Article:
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Hundreds Turn Out for Saturday Protest in Fort Myers

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Meredith Nail
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Hundreds of protesters demonstrate outside FMPD headquarters in downtown Fort Myers Saturday afternoon

As demonstrations continue throughout the nation, about 200 protesters gathered again in downtown Fort Myers Saturday afternoon for a peaceful demonstration against police brutality, racial injustice and racial profiling.

Protest organizer George Torres, of Lehigh Acres, lead the chanting as about 150 people marched from Roberto Clemente Park in the city’s historically lack Dunbar community to the Fort Myers Police Department headquarters. Three FMPD officers walked with the demonstrators, but officers did not kneel with the crowd as they had done at Friday night’s demonstration. Bringing up the rear of the march was Torres’ 12-year-old son Uriel Torres pulling a heavy cooler full of water bottles.

Also bringing up the back of the march were Fort Myers residents Janet Lopez and Yvette Carrasco, who brought plastic bags with them.

“We’ve been out on a couple of previous protests, always peaceful, but we did notice that there were some masks or water bottles left behind so we figured today we’d just bring bags to pick that up,” said Lopez.

Saturday’s event marked the fifth protest in under a week for the two women. Carrasco carried a sign reading “No Justice, No Peace” on one side and “Tu lucha es mi lucha” on the other side, meaning “My fight is your fight,” in Spanish.

Lopez said the protests she’s attended have been peaceful overall. “Yesterday there was a little bit of tension, but we kept going,” said Lopez.

“There’s some agitators, some people driving around with Trump flags and Confederate flags trying to agitate the crowd, but for the most part we just keep going and ignore them and keep going which is great.”

Lopez said she thought the officers kneeling with demonstrators Friday night was great, but that they may have still missed the point.

“Before the kneeling, I heard one officer say, ‘So, if we kneel will you turn around?’ kind of like as an ultimatum. If I do this, will you do that? And that’s not what it’s about,” said Lopez.”

“It’s just ‘Join us just to do it, like endorsing the cause and knowing what it’s for.”

At the end of the march, protestors lined the sidewalk on both sides of Widman Way in front of the FMPD headquarters. That’s when organizers began handing over megaphones to the demonstrators to share their own affirmations, stories and concerns involving racial injustice. Those who spoke ranged in age from people in their 60s to teenagers as young as 14.

Before handing over his megaphone, march organizer George Torres talked about the importance of voting in bringing about change.

“I can’t vote yet; Yet!” said Torres. “But you’d best believe I’ll be taking my first steps because George Floyd had me connect with an individual that can show me the first steps. So, whatever it is that you’ve got to do to get to the voting office or learn how to vote or whatever it is; You’ve got to take bus, ride a bicycle, a skate board, take an uber, do it!”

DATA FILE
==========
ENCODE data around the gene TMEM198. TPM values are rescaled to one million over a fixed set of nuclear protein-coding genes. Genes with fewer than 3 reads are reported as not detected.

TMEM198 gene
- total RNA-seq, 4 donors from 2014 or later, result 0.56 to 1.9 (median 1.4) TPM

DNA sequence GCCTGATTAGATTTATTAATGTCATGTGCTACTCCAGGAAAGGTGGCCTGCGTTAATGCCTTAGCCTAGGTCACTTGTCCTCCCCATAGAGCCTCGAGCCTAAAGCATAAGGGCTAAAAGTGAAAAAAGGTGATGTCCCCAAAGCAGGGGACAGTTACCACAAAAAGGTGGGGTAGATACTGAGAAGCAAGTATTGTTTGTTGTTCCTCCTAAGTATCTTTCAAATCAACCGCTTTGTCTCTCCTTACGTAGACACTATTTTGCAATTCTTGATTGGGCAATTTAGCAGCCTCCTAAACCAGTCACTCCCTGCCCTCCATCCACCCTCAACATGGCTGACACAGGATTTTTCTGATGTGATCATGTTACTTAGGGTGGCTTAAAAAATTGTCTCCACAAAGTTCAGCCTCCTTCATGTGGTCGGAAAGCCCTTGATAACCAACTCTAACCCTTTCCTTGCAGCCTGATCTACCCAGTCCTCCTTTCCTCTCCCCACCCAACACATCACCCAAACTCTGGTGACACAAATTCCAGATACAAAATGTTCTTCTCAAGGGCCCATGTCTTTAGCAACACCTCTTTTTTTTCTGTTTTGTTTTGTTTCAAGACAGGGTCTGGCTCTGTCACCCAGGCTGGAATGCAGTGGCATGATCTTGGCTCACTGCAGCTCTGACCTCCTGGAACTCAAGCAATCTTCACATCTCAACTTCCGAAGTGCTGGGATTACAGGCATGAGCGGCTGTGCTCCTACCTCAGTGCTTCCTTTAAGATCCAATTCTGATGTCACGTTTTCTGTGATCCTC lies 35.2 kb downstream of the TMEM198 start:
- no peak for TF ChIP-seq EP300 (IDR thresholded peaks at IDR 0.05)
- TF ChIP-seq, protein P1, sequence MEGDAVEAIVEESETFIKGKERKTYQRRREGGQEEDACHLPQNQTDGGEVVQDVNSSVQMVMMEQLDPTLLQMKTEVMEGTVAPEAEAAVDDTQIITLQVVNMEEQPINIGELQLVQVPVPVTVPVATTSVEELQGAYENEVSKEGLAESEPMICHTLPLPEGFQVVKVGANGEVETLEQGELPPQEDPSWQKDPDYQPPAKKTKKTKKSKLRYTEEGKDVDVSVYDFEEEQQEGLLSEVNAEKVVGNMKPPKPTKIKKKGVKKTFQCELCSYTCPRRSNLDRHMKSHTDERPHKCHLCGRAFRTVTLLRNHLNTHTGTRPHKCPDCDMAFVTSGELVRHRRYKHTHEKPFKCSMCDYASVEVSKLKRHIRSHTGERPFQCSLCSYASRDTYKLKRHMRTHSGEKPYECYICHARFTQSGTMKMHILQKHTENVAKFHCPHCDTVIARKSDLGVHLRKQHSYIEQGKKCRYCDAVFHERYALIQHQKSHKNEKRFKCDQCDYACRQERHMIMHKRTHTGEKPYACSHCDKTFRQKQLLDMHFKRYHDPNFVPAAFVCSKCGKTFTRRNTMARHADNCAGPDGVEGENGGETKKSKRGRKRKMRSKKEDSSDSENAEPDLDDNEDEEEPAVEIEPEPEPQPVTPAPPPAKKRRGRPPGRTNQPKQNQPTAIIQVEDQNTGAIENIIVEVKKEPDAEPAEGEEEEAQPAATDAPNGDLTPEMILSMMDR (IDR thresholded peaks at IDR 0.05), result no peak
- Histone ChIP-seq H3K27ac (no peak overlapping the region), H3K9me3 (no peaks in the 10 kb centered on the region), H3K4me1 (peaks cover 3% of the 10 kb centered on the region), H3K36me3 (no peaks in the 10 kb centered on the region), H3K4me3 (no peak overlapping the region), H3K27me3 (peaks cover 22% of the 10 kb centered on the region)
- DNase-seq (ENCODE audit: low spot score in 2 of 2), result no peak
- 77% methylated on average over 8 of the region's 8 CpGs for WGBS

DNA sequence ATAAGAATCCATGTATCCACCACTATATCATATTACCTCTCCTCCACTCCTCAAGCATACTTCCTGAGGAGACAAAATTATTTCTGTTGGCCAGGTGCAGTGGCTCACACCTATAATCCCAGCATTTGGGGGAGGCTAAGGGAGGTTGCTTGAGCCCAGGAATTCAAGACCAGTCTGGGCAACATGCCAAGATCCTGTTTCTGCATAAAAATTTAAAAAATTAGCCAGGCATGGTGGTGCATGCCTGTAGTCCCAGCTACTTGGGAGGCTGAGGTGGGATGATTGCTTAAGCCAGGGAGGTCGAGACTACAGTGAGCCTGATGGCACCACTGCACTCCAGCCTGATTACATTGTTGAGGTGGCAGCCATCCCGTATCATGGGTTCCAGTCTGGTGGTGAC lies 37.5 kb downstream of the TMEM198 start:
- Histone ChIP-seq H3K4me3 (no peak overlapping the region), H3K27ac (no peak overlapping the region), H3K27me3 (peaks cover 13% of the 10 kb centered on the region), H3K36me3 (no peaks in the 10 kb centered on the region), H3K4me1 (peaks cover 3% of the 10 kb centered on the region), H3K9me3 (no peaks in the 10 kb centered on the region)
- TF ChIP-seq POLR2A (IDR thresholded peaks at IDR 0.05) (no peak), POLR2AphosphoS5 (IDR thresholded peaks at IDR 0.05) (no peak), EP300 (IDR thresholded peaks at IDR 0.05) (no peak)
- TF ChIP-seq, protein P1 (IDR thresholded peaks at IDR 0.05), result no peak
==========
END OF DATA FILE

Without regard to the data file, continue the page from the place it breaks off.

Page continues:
Among the protesters was Fort Myers resident Ariel Boston. She said she’s hopeful that if enough people support the demonstrations then eventually positive change will occur, but she had a message for those who say they don’t understand why the demonstrations continue.

“Sometimes you just have to put yourself in the other person’s shoes. A lot of people aren’t ignorant, they just don’t understand,” said Boston.

“They just don’t know because they haven’t experienced it themselves and that’s probably the problem for the most part. But if they educate themselves, I think a lot of people would support more.”

Boston, a black woman, said experiencing racism is just part of daily life for people who look like her. “You could walk past someone and they grab their purse. You know, just simple things, but when you know, you notice it,” said Boston. “It happens all the time. Honestly, my mom taught us to overlook it because everyone was not taught.”

As the demonstration continued in front of the police station, the crowd of protesters grew to about 200 people before making its way to a second protest organized by Cypress Lake High School students from Centennial Park to the median on Monroe Street where a bust of Confederate General and county namesake Robert. E. Lee has stood since 1966. The Sons of Confederate Veterans removed the bust last week amid concerns about possible vandalism to the statue.

The Cypress Lake High School students collected signatures for a petition seeking to have the memorial permanently removed.

Demonstrators spilled from the median onto the roadway and laid on the ground in the arrest position for about 9 minutes, marking the approximate amount of time former Minneapolis police officer, Derek Chauvin, kneeled on the throat and body of George Floyd, killing him.

Chauvin was initially charged with third-degree murder, but those charges were increased, Wednesday, to the more serious charge of second-degree murder. Three other officers face charges of aiding and abetting second-degree murder and aiding and abetting second-degree manslaughter in Floyd’s death.